Acquisition by GTE
In 1990 ConTel completed the biggest acquisition in its history, a $1.3 billion purchase of McCaw Cellular Communications, Inc.'s controlling interests in 13 cellular markets, which added more than six million potential customers and doubled ConTel's cellular potential population market (known in the industry as POPs). While important, that move was eclipsed by the merger with GTE announced later that same year. Through that transition, the two former competitors were expected to integrate telephone and mobile-cellular operations and capitalize on business unit similarities in the field of satellite communications as well as in communications systems and services targeting government entities.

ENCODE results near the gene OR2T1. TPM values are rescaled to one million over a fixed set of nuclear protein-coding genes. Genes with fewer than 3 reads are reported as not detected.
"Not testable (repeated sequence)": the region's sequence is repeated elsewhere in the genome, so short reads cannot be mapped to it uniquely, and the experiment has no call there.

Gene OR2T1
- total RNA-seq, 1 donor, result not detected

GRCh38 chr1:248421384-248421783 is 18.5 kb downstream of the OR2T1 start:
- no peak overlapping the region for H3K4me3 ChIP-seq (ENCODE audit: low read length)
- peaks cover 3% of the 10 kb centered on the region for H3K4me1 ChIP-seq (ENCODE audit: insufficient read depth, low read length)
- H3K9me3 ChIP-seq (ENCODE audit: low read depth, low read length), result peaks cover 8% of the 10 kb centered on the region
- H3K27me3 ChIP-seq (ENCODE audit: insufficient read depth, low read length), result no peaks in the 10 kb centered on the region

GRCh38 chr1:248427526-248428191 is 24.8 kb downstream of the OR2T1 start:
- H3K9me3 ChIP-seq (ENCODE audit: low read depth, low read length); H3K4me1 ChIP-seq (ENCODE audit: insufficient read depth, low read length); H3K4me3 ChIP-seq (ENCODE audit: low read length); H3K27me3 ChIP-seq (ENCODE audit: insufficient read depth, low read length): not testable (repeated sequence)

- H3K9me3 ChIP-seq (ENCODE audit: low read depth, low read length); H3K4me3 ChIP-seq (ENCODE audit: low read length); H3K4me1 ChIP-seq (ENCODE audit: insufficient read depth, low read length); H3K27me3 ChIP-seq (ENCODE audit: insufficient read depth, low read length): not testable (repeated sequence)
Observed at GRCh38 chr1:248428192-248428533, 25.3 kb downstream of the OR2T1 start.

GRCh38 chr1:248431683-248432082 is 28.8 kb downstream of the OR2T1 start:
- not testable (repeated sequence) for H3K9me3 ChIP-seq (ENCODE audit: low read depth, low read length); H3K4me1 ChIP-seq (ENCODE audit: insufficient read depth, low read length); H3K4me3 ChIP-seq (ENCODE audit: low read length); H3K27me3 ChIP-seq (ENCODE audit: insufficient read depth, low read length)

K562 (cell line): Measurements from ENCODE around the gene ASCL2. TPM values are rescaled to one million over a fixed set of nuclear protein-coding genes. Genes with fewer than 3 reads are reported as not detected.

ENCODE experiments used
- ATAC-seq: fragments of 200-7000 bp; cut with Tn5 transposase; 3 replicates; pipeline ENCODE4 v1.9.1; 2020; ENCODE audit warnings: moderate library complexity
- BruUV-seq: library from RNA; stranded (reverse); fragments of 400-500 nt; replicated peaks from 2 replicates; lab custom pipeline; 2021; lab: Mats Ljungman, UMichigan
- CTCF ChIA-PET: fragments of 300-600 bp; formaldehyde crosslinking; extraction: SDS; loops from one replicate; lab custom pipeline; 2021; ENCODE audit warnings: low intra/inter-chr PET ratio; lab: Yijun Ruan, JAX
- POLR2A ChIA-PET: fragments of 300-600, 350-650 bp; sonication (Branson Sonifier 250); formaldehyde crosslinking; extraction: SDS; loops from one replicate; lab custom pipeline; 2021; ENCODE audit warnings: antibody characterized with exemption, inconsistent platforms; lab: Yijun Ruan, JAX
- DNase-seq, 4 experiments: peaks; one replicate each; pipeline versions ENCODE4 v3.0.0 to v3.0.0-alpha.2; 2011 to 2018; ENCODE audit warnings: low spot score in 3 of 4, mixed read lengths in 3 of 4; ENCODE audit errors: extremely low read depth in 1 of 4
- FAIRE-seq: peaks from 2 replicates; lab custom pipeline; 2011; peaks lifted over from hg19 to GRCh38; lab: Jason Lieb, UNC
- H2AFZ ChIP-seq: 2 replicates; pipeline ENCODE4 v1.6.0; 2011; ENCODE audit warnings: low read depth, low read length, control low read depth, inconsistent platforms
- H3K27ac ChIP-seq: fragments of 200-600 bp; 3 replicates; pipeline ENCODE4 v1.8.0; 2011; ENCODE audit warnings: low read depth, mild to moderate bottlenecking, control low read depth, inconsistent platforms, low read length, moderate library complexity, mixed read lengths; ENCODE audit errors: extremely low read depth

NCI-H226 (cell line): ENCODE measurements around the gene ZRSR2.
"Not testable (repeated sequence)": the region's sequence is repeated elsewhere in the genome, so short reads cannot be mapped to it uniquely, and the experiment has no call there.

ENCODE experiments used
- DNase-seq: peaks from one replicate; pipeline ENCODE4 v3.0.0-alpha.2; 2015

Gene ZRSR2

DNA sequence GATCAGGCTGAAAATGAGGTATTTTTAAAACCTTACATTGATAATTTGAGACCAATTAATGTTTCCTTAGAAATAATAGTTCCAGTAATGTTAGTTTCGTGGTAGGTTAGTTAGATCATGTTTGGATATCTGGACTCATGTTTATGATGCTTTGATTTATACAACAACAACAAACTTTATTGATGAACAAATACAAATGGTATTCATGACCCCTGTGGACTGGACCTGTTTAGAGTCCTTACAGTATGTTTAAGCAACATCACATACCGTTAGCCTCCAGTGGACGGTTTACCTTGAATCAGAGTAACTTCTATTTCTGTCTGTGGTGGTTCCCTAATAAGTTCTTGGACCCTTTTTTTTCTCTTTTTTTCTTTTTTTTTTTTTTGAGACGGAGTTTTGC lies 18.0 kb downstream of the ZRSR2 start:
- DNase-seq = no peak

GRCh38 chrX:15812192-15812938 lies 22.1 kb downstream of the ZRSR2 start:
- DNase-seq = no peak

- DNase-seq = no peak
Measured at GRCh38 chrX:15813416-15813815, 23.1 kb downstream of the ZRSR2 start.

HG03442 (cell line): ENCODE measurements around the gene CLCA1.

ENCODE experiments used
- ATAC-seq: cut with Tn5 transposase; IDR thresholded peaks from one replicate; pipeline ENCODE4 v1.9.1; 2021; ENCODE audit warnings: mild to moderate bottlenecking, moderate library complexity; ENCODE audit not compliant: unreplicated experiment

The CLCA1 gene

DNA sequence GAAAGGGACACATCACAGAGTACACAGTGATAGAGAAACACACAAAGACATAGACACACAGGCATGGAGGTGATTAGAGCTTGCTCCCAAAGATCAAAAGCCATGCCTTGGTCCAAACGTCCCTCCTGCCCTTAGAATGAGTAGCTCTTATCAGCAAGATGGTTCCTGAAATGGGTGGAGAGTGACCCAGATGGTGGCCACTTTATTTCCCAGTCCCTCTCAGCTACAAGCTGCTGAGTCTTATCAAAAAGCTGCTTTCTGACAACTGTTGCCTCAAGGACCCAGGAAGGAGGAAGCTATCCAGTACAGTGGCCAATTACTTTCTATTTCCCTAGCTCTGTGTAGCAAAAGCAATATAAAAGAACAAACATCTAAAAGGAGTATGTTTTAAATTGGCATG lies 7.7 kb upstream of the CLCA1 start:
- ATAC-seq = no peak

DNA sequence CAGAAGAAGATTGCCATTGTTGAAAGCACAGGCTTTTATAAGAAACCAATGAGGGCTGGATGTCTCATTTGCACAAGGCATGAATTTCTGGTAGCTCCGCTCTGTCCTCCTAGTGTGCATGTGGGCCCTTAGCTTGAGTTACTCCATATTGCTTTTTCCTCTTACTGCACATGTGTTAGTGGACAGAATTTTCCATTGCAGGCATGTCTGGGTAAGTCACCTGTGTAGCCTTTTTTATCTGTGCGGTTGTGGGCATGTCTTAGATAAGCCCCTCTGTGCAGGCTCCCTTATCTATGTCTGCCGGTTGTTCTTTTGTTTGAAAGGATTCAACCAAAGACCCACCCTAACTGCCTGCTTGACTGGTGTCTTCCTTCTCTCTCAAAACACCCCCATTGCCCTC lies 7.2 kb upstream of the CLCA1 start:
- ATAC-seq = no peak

Following action or review by more than 20 governmental bodies, in March 1991 the merger of GTE and ConTel was approved. Over half of ConTel's $6.6 billion purchase price, $3.9 billion, was assumed debt. When Charles Lee succeeded James (Rocky) L. Johnson to become CEO in 1992, his first order of business was reduction of that obligation. He sold GTE's North American Lighting business to a Siemens affiliate for over $1 billion, shaved off local exchange properties in Idaho, Tennessee, Utah, and West Virginia to generate another $1 billion, divested its interest in Sprint in 1992, and sold its GTE Spacenet satellite operations to General Electric in 1994. As of 2012, the Contel logo appears on the site map of Verizon's website, as to maintain the trademark.
|This article needs additional citations for verification. (September 2008)|
- "GTE Corporation - Company History". Fundinguniverse.com. Retrieved 2012-05-15.